Svetlana Alexievich: ‘I am grateful to Belsat TV’ (in-depth interview)

Belarusian writer Svetlana Alexievich, a 2015 Nobel laureate, granted an interview to Belsat TV journalist Alina Koushyk in the run-up of the award ceremony in Stockholm.

‘My Nobel prize is dedicated to those who disappeared in the darkness’

I am grateful to Belsat TV, that, in contrast to our state-run television, has shown solidarity with the world’s attention locked on us, with me as an author, with the people I wrote about. That’s how we should live our lives. You give an example of how people should treat each other. I do not take this prize as a personal award: it is dedicated to many generations of people who disappeared in the darkness without a trace. It is impossible not to bow to them. Our [Belarusian] government does not even know what ‘to love its people’ means.

Belsat: Our government is far from thinking in such terms…

I agree with you – they fail to think in strategical and historical terms. They just have goals: today we must survive, tomorrow we must win the election, etc. That is the thing that distinguished great leaders from placeholders.

Nevertheless, those in power are resilient in Belarus…

There are such form of autocracy in the former Soviet Union: Belarusian, Kazakh, and now Russian. In the 1990s we were so naïve when thinking that we became free. But it was a mistake. Freedom is a long way to go.

Do you think that we became closer to freedom on this way?

Of course. Firstly, we realized that one cannot gain freedom immediately. We realized that it takes a lot of doing. It became clear that no one should despair – neither our opposition which sometimes falls into disenchantment with the Belarusian people nor the Belarusians who are out of conceit with the opposition. One should know that it is impossible to become free at once. Varlam Shalamov, who spent 17 years in prison, said that ‘a prison camp spoils both torturer and sacrifice’. All of us are ill and injured after the [Soviet] era.It will take us time to become free.

“We cannot jump out of our past”

What can the present-day Belarusian society be diagnosed with?

In my opinion, it can be diagnosed with the ‘impossibility to jump out of the past’. We are still tightly bound to it … I would not name the climate of fear [in Belarus], would not say that everyone is afraid of Lukashenka and his minions. Of course, it is true because people lose their jobs, their children are expelled from universities. But I think that most people have a fear of life: their present-day life is not similar to that of their parents, to the way they used to live. And they do not want to change something for the sake of their children and themselves. The only thing they dare to is to send children abroad.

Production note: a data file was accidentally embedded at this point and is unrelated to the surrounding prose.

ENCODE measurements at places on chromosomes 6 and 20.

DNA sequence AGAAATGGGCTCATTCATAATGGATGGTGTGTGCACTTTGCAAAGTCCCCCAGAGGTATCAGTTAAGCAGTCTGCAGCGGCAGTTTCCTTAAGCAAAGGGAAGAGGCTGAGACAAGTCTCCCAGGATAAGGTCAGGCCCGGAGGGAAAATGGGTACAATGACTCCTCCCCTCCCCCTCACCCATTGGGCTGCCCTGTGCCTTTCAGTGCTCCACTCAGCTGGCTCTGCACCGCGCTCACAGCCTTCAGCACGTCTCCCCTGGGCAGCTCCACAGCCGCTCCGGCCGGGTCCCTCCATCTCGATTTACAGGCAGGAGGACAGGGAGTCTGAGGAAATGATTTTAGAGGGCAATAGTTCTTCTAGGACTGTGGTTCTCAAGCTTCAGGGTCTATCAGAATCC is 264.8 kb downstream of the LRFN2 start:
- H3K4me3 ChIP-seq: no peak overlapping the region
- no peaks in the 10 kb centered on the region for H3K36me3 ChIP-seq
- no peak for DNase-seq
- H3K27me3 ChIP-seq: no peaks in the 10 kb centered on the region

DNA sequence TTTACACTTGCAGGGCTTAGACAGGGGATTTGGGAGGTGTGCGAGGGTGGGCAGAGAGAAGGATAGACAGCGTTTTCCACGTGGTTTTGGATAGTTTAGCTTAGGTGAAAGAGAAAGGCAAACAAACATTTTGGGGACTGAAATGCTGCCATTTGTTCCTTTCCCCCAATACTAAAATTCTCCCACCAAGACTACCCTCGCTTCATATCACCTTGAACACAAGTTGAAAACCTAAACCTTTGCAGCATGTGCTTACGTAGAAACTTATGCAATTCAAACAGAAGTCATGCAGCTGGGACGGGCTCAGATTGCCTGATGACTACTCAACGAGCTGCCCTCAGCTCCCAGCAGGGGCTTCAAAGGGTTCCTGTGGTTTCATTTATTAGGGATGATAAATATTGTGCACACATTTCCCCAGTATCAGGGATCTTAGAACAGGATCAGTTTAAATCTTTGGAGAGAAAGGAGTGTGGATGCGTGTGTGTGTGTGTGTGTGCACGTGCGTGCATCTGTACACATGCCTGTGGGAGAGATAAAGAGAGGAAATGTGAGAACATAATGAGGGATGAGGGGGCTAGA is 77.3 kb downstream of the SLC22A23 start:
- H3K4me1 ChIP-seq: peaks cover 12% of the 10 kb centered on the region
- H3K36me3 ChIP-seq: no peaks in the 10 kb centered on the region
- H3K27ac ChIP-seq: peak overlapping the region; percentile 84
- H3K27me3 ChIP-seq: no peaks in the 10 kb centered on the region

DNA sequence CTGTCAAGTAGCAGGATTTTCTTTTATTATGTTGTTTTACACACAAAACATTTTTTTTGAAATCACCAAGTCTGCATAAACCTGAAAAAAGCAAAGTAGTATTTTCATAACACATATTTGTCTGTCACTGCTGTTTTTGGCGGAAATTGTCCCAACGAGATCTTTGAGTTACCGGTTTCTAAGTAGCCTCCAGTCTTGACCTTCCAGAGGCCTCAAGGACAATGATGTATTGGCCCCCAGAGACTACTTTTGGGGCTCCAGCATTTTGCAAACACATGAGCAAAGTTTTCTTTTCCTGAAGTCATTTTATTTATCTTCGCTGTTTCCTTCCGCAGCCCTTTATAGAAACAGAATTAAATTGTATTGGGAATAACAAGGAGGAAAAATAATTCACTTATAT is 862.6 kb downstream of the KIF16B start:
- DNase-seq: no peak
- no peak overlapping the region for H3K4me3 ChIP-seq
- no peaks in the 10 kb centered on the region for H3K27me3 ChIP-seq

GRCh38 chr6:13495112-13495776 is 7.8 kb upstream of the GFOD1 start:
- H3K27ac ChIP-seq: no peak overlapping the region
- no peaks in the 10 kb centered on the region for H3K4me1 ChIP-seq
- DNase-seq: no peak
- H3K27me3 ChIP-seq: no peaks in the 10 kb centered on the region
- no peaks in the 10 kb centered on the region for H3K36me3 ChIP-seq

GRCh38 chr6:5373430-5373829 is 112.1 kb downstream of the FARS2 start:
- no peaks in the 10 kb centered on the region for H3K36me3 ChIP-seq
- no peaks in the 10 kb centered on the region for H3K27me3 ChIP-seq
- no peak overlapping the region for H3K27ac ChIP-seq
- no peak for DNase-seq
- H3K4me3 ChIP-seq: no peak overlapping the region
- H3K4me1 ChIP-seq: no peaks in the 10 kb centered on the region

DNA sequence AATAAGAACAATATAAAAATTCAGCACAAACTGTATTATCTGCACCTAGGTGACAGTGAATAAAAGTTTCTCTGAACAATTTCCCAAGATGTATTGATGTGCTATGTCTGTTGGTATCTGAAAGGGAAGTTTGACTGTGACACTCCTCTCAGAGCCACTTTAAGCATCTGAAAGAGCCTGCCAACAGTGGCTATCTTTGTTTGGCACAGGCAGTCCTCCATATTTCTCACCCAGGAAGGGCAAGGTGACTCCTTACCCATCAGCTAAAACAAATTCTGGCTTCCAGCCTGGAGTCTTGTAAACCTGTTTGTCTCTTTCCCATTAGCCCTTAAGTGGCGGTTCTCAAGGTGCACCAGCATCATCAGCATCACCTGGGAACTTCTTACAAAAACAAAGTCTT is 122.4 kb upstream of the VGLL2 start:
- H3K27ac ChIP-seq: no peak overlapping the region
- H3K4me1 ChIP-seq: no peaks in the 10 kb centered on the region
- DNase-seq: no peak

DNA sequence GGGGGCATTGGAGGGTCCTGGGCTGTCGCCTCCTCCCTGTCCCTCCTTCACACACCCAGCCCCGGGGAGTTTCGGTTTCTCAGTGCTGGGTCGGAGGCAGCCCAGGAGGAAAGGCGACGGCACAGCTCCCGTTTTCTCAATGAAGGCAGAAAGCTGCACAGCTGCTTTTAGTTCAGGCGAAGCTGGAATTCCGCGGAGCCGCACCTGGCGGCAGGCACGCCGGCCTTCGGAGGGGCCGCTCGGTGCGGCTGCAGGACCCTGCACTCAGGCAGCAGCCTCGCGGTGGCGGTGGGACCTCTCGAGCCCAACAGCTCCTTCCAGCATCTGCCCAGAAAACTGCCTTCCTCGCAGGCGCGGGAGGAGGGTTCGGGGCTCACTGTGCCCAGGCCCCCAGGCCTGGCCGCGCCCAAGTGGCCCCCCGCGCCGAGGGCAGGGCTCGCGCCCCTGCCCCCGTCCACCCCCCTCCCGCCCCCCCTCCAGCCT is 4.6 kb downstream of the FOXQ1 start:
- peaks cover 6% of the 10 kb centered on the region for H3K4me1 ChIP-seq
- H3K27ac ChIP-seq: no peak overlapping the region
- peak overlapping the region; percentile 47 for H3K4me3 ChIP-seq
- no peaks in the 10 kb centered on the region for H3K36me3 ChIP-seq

Aren’t you afraid the authorities will start exerting pressure on you and you will have to leave the country?

I have just returned from abroad. I could stay there but I did not want to, I wanted to live at home. This is my country. Why should I leave? Let them leave. Where is their wealth? Let them go to the place where they keep their assets, where their bank is.

In your books you touch such complicated and sensitive issues … Your Nobel Prize, in fact, united the people, united all Belarusians who are happy about your victory, our common victory. Can one say that our strength also lies in positive developments?

I think we need such symbols. I remember the nation’s joy when Darya Domracheva, our outstanding biathlete, won. We were proud to be Belarusians and happy that the world got to know us better. Once I was going by taki taxi, and the driver told me: “I was in Poland, in Germany – and everyone knows Domracheva, knows that she is from Belarus.” And he said it with pride. Of course, we need such things.

And what can the world learn about Belarus from your books?

I hope that all the books that I have written for forty years – a sort of encyclopedia of Red Utopia – explain to people what we are, who we are, why we live the way we live, why we choose captivity instead of freedom once again. I hope that the books show tha the disease is deep-rooted. I remember being asked at the meetings in Western Europe: what people are you? After my recent book I see tears in people’s eyes: “Now we know what you had to go through, why it is so hard for you to start a new life.”